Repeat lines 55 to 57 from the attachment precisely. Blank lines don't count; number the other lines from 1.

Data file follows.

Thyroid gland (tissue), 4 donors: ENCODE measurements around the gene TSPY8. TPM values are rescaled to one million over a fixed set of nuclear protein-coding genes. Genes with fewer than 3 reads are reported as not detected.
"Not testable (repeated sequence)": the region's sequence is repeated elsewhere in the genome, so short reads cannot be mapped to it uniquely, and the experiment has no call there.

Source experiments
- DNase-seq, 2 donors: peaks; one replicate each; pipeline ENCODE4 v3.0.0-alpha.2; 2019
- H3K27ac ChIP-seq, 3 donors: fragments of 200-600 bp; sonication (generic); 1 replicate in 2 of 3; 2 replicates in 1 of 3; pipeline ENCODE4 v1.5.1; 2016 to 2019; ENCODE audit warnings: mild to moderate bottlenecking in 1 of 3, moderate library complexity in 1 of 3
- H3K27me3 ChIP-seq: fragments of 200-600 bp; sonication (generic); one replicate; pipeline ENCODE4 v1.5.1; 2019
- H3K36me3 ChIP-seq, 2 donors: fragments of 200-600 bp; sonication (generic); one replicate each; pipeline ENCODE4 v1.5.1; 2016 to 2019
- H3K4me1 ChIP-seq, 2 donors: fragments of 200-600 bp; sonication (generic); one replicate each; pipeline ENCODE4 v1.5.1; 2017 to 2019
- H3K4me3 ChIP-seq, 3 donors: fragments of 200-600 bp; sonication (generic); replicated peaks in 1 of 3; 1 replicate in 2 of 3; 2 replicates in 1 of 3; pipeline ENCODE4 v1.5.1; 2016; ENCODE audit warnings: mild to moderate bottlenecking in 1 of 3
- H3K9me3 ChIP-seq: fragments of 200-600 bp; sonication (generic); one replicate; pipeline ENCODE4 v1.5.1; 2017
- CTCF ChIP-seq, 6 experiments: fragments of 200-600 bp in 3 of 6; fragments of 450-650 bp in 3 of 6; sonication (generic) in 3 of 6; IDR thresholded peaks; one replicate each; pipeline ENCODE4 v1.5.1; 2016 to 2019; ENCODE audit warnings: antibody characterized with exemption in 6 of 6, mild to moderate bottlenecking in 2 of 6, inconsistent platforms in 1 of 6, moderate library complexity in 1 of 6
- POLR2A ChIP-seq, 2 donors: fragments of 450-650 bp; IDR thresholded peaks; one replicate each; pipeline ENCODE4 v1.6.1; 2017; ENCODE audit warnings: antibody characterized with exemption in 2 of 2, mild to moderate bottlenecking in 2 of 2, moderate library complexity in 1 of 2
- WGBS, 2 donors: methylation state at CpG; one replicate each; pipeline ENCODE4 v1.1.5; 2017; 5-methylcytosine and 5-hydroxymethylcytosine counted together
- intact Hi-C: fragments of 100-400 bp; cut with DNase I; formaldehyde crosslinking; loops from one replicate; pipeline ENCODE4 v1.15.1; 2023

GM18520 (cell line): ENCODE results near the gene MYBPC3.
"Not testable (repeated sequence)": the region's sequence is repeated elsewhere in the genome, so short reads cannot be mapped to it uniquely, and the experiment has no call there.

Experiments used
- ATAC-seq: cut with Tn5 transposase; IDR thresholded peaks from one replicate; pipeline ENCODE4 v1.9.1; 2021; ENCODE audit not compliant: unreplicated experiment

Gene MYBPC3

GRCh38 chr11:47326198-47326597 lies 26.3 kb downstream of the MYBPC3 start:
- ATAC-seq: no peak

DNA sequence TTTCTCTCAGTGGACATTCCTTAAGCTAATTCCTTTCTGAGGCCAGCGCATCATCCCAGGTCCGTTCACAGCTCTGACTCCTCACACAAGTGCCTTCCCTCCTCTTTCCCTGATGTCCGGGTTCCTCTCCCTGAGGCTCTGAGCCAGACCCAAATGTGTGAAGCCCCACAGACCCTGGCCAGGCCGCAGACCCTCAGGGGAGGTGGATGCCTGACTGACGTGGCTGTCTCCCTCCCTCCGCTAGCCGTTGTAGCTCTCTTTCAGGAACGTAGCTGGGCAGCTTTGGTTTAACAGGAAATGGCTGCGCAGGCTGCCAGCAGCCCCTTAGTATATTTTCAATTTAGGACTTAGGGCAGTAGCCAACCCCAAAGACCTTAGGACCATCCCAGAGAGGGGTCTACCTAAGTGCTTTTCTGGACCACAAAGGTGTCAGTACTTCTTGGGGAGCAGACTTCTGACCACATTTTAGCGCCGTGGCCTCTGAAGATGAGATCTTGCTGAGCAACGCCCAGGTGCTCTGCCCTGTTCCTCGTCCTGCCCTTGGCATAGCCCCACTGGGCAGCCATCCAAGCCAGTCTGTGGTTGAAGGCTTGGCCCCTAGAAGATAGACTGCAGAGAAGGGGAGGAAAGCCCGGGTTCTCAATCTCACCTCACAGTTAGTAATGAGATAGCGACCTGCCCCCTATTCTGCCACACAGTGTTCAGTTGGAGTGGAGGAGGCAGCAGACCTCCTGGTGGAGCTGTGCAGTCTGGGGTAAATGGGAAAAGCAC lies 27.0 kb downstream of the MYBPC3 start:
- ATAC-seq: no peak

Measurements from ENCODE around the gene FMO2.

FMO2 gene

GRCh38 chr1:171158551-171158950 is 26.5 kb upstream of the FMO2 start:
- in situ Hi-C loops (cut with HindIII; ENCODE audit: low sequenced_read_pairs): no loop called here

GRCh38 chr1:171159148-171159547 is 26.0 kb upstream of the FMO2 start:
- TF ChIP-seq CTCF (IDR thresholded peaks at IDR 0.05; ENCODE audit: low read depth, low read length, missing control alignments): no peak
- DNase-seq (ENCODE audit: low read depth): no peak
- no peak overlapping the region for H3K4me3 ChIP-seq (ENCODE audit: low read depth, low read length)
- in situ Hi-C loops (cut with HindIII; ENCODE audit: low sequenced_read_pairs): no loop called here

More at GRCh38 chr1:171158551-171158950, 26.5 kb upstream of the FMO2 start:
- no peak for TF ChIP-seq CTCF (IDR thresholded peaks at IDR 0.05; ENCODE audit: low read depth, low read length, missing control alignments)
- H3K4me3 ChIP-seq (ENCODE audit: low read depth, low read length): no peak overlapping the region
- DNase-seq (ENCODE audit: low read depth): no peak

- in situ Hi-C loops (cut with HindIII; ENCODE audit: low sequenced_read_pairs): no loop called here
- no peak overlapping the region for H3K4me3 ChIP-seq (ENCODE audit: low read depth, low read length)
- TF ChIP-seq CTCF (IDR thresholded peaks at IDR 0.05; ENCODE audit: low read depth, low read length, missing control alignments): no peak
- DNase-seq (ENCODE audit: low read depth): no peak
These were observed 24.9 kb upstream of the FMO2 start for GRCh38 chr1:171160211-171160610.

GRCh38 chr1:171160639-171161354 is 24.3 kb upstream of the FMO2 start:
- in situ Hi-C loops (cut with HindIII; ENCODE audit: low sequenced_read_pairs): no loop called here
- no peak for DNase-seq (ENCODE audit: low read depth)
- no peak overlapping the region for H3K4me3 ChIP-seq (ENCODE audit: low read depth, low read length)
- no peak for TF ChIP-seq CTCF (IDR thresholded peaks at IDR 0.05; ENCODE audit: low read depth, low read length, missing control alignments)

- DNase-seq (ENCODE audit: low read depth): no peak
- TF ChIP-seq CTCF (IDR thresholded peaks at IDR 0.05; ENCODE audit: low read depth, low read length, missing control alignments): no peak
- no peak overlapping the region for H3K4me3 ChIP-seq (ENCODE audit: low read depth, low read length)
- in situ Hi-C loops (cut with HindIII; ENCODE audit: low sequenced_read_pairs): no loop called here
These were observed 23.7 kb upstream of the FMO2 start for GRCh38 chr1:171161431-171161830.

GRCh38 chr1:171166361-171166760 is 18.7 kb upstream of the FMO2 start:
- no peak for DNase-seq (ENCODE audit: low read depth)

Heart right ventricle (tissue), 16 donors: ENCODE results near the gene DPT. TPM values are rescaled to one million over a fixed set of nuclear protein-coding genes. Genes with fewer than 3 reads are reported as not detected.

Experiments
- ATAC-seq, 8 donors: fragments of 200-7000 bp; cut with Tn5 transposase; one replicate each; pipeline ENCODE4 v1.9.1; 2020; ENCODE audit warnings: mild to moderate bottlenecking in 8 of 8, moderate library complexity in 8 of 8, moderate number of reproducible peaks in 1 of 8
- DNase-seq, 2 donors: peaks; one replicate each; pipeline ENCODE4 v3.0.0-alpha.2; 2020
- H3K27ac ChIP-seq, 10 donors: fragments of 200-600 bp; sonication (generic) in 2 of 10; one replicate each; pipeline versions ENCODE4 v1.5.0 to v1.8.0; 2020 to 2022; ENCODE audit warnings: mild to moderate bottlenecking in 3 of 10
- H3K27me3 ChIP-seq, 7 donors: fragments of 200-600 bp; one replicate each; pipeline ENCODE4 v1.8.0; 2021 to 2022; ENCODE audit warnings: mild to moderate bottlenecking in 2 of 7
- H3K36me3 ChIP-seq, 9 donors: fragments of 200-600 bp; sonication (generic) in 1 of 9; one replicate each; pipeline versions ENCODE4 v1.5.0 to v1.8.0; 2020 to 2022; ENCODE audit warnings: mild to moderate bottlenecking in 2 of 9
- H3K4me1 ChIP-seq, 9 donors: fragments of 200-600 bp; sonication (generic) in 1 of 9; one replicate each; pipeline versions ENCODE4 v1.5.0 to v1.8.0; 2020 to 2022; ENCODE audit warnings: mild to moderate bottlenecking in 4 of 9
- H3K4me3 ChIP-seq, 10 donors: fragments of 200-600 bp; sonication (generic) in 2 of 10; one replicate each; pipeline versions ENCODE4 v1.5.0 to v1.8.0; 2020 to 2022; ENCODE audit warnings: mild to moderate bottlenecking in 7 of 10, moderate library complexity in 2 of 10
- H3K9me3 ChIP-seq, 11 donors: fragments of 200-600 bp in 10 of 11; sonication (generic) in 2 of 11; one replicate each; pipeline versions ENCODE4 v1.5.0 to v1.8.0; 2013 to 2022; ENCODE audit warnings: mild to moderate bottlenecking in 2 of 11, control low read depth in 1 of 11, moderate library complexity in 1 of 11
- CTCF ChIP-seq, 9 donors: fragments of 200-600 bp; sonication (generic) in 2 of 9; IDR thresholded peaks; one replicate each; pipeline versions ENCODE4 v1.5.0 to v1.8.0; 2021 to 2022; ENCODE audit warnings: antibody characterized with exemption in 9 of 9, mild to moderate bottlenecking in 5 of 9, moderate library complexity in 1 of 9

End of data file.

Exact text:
Experiments
- ATAC-seq, 8 donors: fragments of 200-7000 bp; cut with Tn5 transposase; one replicate each; pipeline ENCODE4 v1.9.1; 2020; ENCODE audit warnings: mild to moderate bottlenecking in 8 of 8, moderate library complexity in 8 of 8, moderate number of reproducible peaks in 1 of 8
- DNase-seq, 2 donors: peaks; one replicate each; pipeline ENCODE4 v3.0.0-alpha.2; 2020